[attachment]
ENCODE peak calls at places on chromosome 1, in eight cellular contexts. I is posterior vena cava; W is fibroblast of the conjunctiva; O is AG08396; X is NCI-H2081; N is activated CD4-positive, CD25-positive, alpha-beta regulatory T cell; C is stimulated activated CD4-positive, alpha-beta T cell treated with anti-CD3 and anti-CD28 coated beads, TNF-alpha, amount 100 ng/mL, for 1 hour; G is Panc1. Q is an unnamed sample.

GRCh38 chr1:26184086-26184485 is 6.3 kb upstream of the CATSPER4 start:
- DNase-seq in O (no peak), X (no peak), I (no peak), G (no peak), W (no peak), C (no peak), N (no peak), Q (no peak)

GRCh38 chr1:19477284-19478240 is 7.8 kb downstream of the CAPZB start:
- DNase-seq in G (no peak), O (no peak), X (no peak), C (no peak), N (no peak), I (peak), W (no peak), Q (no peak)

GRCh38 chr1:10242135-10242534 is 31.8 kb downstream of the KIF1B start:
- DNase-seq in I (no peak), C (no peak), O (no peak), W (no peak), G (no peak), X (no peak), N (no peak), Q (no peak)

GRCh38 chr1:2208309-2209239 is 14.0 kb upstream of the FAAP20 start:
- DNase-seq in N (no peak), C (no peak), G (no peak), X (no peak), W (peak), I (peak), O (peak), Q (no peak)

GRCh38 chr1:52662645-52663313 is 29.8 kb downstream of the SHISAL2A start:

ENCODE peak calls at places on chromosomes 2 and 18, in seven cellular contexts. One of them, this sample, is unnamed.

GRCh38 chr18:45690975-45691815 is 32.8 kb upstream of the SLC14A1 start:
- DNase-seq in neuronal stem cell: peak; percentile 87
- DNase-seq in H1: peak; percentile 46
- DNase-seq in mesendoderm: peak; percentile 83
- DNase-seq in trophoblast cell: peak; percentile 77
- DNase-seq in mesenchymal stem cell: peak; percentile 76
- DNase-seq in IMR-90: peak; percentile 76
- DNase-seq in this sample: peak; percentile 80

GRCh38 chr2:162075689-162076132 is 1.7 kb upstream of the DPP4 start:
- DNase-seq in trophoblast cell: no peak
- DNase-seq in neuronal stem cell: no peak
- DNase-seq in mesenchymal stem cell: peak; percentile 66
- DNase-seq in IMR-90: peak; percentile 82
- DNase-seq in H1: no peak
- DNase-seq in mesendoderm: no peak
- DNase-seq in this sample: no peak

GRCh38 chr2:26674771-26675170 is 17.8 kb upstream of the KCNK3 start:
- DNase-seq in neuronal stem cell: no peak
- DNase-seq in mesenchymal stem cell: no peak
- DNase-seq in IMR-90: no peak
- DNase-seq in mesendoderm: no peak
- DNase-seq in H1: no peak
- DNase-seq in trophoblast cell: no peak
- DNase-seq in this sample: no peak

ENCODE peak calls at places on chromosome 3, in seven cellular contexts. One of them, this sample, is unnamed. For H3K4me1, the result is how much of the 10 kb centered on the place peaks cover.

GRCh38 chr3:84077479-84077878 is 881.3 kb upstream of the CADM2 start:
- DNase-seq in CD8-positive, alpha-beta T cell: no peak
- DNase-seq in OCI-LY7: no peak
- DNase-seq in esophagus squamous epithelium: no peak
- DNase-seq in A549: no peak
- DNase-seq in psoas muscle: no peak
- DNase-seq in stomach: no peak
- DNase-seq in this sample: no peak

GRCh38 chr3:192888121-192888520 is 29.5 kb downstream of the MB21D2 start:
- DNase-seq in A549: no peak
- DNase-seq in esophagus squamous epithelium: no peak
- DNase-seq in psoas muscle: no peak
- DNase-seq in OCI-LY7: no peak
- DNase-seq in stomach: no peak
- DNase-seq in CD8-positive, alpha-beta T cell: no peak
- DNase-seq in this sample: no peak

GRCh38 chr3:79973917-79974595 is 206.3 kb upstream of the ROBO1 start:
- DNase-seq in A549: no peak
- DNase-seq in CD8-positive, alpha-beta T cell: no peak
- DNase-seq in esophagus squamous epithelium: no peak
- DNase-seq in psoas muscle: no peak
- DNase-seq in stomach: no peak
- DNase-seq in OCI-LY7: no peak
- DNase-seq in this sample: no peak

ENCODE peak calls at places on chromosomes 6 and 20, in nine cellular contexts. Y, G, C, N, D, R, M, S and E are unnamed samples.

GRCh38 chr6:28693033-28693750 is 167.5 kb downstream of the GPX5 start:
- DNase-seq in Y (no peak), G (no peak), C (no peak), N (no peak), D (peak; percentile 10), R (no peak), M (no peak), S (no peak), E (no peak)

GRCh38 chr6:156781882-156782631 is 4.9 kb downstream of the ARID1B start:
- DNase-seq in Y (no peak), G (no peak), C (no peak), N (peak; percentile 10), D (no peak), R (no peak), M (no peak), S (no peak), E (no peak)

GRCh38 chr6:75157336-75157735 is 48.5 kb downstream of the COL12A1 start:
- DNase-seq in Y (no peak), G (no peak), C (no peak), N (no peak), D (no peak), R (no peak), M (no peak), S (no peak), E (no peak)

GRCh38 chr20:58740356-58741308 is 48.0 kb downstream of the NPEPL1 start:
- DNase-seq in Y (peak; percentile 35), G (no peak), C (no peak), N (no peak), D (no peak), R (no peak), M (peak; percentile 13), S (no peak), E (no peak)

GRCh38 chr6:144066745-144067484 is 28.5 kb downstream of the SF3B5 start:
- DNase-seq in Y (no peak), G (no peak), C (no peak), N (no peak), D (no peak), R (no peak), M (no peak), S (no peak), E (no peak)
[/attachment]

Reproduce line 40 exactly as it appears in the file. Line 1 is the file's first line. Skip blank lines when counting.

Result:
- DNase-seq in esophagus squamous epithelium: no peak